Millions of adults across Europe and north America live with a legacy of adverse childhood experiences (ACEs). A newly published article from the Lancet looks at the health consequences and costs associated with ACEs in Europe and North America.
Findings from the report include: the combined annual costs of depression and anxiety attributed to ACEs were $51 billion in Europe and $82 billion in North America; total annual costs attributed to ACEs were estimated to be $581 billion in Europe and $748 billion in North America; and 77% of total costs in Europe and 82% in North America were seen in individuals with two or more ACEs.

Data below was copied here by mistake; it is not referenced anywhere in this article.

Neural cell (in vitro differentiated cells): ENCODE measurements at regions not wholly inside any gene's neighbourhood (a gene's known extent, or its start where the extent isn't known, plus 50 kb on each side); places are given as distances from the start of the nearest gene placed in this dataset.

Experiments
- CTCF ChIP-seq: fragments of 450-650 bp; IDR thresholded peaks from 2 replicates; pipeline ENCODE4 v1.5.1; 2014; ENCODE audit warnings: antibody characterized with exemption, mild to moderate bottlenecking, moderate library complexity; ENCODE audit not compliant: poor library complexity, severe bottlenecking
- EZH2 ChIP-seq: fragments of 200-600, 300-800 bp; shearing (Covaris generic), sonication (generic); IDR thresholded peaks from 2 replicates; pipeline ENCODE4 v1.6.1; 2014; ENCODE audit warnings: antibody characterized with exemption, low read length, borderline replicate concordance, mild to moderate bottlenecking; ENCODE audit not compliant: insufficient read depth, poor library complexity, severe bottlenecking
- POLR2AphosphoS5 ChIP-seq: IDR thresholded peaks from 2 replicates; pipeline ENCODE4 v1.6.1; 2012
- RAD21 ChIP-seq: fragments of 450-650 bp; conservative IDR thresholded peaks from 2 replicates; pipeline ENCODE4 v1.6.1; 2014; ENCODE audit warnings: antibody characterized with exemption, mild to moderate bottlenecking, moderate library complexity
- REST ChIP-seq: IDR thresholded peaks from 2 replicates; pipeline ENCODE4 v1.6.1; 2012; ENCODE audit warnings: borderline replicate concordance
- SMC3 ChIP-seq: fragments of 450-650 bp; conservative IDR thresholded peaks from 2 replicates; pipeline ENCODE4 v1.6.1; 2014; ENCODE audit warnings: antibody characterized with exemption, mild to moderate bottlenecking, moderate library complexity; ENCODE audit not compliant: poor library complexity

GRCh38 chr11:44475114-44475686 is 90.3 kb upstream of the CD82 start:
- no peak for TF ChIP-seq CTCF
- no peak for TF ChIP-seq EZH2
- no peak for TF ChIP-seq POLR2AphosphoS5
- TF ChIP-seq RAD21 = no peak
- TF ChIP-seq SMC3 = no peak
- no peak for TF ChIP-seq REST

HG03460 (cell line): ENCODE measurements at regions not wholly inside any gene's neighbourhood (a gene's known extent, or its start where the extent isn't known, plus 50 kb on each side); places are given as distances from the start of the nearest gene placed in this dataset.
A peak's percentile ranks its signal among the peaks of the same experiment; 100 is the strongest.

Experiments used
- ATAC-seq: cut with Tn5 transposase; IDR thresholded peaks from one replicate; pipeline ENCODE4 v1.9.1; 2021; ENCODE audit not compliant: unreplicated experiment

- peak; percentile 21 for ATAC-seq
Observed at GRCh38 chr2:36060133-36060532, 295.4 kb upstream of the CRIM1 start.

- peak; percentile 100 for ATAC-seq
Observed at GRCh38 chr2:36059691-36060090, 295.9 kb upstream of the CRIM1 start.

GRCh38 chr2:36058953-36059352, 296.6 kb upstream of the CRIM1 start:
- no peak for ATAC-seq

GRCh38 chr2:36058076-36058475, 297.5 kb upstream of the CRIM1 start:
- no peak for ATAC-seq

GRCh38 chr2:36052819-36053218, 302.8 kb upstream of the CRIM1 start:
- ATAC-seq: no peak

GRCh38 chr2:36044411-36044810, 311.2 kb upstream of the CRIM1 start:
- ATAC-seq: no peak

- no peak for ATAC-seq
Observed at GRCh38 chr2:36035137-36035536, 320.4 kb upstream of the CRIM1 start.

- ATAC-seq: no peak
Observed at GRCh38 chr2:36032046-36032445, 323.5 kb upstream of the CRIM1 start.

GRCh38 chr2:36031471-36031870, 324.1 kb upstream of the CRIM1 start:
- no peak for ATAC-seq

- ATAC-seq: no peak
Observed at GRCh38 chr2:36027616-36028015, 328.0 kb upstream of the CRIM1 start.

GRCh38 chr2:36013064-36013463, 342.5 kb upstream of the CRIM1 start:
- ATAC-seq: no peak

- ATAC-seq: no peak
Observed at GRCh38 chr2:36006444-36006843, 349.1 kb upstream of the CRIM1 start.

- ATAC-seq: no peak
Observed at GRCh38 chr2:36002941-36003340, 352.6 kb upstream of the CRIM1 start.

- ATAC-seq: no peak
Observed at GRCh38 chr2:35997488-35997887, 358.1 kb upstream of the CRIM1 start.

On a more positive note, the report’s findings also suggest that a 10% reduction in ACE prevalence could equate to annual savings of 3 million disability-adjusted life-years or $105 billion. With programmes to prevent ACEs and moderate their effects available, rebalancing expenditure towards ensuring safe and nurturing childhoods would be economically beneficial and relieve pressures on health-care systems.